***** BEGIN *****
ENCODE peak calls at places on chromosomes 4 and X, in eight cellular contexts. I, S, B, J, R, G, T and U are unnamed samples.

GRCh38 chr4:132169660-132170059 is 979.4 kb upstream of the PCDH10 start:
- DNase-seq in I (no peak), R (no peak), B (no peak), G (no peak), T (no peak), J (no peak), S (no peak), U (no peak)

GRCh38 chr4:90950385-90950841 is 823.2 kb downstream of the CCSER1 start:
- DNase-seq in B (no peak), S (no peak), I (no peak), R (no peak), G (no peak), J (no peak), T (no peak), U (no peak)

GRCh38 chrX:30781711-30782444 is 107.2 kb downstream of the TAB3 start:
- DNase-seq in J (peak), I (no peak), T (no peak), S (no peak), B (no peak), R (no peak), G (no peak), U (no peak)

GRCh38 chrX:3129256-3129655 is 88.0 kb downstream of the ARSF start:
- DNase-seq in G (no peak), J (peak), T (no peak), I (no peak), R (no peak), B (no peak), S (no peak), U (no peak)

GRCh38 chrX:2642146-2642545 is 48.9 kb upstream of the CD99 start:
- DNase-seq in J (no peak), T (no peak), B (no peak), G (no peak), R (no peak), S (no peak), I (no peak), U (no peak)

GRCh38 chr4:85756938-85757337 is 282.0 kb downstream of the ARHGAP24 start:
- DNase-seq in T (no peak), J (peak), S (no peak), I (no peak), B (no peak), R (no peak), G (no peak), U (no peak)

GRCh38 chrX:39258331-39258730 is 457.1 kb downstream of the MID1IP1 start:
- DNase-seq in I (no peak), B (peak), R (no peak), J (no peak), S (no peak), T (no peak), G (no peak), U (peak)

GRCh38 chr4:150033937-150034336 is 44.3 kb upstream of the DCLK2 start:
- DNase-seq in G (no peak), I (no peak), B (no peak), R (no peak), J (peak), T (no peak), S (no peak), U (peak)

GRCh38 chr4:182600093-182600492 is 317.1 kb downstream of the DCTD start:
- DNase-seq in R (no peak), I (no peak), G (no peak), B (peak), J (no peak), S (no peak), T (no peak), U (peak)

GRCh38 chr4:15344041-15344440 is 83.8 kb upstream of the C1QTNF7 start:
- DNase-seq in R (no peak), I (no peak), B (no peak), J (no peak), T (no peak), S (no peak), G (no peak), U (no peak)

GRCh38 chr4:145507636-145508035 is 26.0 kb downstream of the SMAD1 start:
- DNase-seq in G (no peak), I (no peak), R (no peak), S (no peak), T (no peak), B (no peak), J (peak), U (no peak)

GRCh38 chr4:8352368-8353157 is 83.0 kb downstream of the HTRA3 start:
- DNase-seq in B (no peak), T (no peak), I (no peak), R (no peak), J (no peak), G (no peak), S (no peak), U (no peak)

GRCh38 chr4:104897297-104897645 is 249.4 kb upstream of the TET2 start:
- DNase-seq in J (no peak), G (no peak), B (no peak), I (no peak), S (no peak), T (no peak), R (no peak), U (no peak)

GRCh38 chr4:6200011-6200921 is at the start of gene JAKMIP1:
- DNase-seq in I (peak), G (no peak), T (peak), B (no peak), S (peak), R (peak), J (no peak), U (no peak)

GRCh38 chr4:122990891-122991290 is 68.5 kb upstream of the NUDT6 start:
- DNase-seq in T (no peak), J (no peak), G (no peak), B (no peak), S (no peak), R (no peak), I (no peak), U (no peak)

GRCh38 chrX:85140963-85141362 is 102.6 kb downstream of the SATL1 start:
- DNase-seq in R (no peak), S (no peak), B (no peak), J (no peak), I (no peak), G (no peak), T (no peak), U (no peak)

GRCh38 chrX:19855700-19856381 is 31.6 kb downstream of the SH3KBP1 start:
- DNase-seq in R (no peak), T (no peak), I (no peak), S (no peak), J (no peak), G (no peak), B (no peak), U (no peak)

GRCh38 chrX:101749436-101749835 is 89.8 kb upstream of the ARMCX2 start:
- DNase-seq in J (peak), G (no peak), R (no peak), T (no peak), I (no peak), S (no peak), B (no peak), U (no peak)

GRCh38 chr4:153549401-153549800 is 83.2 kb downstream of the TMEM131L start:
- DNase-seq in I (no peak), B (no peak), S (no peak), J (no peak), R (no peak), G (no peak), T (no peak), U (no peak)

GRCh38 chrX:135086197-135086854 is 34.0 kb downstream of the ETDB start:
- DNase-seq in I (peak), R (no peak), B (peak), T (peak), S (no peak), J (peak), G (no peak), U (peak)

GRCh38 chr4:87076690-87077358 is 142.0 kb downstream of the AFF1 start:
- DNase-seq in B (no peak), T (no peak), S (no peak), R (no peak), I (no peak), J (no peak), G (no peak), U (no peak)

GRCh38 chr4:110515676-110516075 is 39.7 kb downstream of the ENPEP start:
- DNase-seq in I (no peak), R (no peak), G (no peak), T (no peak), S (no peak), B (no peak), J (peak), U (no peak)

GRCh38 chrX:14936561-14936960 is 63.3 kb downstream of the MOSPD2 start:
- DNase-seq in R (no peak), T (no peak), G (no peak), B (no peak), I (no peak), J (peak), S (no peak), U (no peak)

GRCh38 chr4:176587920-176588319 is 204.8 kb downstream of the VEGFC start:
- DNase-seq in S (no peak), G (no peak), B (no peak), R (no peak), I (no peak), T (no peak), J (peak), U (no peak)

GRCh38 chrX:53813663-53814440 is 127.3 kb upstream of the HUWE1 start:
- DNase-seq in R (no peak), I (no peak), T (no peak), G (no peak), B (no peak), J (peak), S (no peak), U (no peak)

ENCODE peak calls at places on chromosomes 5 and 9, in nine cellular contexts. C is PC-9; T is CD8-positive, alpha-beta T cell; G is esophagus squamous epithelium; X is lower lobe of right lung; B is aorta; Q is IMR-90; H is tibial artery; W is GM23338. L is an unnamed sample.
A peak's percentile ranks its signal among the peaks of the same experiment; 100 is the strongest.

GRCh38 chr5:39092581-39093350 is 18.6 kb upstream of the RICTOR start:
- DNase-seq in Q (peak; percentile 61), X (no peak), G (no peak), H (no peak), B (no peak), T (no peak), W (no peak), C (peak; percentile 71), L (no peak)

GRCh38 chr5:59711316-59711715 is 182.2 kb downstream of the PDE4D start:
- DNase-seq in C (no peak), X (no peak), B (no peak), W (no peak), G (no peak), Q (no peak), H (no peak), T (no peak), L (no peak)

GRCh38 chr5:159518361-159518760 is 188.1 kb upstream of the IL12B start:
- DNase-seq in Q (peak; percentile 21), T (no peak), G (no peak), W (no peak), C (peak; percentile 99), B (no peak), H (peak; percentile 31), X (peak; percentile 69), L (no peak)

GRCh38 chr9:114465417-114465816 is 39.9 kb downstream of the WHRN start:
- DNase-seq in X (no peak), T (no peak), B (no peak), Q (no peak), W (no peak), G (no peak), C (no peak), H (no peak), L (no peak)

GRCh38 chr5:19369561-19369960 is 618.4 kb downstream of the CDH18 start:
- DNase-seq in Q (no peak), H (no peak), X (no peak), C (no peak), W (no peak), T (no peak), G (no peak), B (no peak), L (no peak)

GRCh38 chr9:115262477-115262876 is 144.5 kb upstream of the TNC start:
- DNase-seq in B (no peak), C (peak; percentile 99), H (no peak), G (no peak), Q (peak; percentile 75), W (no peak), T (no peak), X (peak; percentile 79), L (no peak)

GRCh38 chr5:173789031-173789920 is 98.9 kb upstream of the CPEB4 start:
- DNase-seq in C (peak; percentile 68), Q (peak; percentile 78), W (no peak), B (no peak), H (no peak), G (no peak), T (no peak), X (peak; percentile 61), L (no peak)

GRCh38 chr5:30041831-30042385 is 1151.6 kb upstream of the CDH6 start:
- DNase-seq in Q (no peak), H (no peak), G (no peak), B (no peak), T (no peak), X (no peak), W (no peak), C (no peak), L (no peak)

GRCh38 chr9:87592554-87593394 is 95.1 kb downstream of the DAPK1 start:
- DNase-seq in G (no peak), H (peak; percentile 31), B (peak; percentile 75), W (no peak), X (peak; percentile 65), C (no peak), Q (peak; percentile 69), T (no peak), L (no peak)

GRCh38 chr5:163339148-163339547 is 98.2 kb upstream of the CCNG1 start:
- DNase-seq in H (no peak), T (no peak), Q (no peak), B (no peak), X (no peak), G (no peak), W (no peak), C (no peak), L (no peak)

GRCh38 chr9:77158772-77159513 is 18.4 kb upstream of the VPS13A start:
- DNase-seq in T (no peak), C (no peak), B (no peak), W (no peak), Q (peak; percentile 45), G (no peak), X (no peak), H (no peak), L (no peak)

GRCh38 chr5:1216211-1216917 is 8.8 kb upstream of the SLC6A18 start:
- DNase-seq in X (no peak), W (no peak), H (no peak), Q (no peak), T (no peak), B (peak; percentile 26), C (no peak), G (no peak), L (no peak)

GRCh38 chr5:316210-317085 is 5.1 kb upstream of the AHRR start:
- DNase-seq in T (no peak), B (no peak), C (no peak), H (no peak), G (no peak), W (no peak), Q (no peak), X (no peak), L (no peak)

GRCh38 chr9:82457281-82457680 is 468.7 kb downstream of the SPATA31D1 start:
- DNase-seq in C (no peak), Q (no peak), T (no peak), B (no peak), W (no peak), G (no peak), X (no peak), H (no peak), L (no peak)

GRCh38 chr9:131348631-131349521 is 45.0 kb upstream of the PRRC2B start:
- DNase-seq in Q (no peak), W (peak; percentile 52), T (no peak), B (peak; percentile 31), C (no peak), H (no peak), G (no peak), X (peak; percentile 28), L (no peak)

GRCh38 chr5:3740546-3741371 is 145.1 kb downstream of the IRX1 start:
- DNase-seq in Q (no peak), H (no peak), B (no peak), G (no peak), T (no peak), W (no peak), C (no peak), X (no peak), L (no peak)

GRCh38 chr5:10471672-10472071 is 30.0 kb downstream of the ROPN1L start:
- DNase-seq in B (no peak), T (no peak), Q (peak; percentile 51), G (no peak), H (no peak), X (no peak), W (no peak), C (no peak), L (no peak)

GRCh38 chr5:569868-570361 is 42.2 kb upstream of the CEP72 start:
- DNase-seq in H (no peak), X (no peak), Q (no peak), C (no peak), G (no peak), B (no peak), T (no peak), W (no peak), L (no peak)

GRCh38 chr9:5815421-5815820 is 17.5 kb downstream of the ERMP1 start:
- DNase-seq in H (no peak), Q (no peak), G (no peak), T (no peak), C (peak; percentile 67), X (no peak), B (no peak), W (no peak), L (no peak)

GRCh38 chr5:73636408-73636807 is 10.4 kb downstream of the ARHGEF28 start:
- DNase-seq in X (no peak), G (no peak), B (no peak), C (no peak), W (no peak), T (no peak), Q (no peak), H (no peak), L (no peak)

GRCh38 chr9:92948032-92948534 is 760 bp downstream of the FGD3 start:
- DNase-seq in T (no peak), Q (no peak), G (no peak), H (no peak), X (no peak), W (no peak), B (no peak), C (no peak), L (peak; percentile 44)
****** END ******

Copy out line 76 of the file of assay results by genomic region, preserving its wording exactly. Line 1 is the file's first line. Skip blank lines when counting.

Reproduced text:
GRCh38 chr5:1216211-1216917 is 8.8 kb upstream of the SLC6A18 start: